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Issue 09 – Lent 2022

Historia Ecclesiastica


On Anglicanism.


Sitting down to write this article closer to the generous deadline than I first imagined, I was delighted to learn that The Lamp shares a name with the long-defunct publication of the Society of the Atonement, founded in the Episcopal Church by the Reverend Paul Wattson in 1898. From its origins, the Society of the Atonement had a mission to promote the visible unity of Christians. The modern-day Week of Prayer for Christian Unity was founded by Wattson and his fellows as an octave of prayer, quite intentionally located between the old feast of the Confession of Saint Peter (January 18) and the Conversion of Saint Paul (January 25). The Society and its prayer established a definitely Romeward direction of travel, and so it was only logical that Wattson and his community were received into the full communion of the Catholic Church in 1909.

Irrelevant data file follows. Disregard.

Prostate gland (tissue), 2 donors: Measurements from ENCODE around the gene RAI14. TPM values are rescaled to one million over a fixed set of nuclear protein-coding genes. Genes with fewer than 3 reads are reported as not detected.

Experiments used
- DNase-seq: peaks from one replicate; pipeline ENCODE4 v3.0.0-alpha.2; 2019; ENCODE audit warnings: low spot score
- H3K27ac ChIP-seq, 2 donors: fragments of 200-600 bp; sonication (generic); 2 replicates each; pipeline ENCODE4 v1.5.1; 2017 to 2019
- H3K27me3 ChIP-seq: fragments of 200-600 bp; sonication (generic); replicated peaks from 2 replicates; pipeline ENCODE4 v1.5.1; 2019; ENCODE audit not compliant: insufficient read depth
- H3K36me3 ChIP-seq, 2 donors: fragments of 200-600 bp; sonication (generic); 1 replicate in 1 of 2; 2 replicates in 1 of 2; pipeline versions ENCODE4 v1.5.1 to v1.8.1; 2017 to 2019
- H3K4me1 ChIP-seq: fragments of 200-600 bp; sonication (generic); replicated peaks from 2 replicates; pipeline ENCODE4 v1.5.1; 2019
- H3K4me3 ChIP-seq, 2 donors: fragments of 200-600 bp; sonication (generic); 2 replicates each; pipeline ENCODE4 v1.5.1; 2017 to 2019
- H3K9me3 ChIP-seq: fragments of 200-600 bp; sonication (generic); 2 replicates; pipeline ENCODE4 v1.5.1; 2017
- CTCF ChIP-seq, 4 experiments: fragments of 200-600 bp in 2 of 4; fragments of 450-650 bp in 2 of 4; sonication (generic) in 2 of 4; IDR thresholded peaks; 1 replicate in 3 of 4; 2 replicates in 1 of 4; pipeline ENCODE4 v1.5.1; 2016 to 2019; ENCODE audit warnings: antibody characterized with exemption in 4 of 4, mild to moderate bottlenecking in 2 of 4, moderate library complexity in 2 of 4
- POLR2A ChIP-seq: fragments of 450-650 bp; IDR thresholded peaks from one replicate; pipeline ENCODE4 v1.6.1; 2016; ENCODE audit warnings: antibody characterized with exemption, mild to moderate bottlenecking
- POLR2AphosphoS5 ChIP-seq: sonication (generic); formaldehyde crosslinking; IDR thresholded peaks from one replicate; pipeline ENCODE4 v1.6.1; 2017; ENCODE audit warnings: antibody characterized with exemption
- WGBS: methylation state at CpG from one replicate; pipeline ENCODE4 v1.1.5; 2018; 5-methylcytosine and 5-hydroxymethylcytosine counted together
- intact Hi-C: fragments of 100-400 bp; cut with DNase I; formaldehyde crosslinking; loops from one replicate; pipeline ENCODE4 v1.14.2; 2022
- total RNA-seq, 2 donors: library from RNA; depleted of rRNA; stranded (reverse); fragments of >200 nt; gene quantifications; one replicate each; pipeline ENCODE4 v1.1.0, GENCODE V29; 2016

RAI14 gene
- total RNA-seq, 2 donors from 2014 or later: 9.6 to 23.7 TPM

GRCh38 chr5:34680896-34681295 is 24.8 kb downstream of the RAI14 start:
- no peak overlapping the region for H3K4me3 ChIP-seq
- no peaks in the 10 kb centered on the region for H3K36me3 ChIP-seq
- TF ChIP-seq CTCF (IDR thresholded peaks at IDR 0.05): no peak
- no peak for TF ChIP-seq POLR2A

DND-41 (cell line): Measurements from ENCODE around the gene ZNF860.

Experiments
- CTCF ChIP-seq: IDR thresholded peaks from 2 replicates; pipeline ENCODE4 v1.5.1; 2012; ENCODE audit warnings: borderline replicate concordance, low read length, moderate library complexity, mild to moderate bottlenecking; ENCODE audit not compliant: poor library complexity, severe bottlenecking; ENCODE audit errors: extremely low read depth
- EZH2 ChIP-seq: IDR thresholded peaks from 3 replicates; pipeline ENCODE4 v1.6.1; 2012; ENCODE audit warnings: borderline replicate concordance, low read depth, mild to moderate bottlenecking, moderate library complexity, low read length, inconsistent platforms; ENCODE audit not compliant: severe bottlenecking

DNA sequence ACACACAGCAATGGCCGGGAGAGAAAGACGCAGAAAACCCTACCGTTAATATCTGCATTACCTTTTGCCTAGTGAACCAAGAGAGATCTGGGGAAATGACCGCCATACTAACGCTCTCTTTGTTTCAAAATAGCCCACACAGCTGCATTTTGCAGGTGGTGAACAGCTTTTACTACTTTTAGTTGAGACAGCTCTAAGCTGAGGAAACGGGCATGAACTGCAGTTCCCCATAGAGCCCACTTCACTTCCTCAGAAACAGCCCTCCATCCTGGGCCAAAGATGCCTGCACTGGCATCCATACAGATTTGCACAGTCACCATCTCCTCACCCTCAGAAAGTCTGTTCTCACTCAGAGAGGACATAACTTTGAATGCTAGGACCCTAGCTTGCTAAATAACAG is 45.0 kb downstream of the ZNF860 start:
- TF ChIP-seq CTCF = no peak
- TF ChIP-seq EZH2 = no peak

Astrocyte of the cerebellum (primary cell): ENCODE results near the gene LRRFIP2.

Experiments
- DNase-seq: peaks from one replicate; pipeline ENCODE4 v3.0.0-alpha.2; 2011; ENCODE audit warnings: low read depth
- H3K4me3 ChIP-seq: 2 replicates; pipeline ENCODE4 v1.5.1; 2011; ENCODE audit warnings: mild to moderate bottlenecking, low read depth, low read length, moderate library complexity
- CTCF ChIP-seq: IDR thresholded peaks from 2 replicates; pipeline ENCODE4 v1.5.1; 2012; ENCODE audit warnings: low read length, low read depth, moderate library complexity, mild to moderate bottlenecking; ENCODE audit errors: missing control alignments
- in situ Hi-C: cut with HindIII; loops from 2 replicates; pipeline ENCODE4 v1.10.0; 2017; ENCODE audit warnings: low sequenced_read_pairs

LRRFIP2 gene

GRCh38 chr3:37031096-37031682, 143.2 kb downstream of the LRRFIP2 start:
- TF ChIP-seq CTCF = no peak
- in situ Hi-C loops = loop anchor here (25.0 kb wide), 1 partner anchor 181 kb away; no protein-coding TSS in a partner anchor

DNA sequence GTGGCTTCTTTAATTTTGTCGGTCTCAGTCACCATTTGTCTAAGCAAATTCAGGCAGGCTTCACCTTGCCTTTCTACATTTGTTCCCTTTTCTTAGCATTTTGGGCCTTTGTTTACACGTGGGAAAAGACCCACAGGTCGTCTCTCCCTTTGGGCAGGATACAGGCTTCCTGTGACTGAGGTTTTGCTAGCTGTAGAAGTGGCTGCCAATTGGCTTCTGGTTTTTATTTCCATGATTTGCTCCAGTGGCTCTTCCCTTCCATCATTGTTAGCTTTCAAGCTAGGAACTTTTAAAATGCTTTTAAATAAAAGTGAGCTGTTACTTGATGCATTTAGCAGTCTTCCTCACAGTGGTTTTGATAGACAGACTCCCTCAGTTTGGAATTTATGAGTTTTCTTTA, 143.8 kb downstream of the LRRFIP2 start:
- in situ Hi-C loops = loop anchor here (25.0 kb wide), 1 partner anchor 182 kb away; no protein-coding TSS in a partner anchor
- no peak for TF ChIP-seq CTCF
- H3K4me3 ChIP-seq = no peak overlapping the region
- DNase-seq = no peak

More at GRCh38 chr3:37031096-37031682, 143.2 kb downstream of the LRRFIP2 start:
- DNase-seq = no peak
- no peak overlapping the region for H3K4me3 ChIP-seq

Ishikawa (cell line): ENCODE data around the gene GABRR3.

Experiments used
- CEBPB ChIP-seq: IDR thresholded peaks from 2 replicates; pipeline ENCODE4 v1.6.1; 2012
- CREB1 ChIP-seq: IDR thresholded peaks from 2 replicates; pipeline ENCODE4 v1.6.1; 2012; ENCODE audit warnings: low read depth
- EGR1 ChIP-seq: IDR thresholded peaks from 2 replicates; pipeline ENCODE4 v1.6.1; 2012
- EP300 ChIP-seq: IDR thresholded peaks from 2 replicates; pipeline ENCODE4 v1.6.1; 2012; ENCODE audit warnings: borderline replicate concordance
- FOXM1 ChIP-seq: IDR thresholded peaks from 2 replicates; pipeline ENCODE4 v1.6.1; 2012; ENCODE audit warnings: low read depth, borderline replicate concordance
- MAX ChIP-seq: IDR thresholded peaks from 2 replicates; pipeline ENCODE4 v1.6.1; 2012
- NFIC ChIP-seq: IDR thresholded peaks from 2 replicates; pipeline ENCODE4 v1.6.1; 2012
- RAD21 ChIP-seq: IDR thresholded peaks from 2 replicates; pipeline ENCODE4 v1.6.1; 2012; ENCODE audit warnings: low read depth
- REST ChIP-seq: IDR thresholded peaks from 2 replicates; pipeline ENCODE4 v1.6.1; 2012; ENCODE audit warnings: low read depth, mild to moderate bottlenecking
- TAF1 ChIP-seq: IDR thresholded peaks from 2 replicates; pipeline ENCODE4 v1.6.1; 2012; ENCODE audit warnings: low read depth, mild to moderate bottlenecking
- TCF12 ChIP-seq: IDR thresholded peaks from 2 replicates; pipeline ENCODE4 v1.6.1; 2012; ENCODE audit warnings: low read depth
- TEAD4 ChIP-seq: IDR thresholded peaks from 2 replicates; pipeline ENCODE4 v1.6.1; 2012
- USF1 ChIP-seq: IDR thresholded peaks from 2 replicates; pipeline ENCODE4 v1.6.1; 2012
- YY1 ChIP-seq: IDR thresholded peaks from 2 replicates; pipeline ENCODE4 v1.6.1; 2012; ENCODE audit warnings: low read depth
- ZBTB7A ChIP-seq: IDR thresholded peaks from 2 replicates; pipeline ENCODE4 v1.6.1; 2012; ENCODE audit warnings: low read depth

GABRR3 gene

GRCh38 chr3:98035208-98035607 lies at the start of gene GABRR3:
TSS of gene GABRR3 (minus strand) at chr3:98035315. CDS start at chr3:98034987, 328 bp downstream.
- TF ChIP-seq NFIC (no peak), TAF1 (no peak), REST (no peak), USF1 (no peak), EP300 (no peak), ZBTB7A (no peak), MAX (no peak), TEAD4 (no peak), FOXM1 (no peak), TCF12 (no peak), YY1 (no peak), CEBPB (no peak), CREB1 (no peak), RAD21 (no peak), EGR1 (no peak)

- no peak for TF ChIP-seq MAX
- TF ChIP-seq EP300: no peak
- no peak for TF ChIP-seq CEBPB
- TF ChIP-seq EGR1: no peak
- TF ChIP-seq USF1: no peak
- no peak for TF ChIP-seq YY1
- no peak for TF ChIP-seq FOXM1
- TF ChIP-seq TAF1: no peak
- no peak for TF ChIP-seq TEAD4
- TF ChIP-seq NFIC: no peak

The story of the Society of the Atonement and its journey to the Catholic Church is one of countless tales of groups of Anglicans becoming Catholic. Some of these ramshackle outfits achieved their goal admirably, whilst others achieved it only in part, and others still languished and failed. But the prevailing narrative in formal ecumenical circles has for many years been uniform in condemning them all as eccentrics, embarrassments even, who obstruct the real work of ecumenism. One ecclesiastical historian described their endeavors as “the fantasy of reunion.” I would like to make the case that the truth is, in fact, rather more nuanced.

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About the author

James Bradley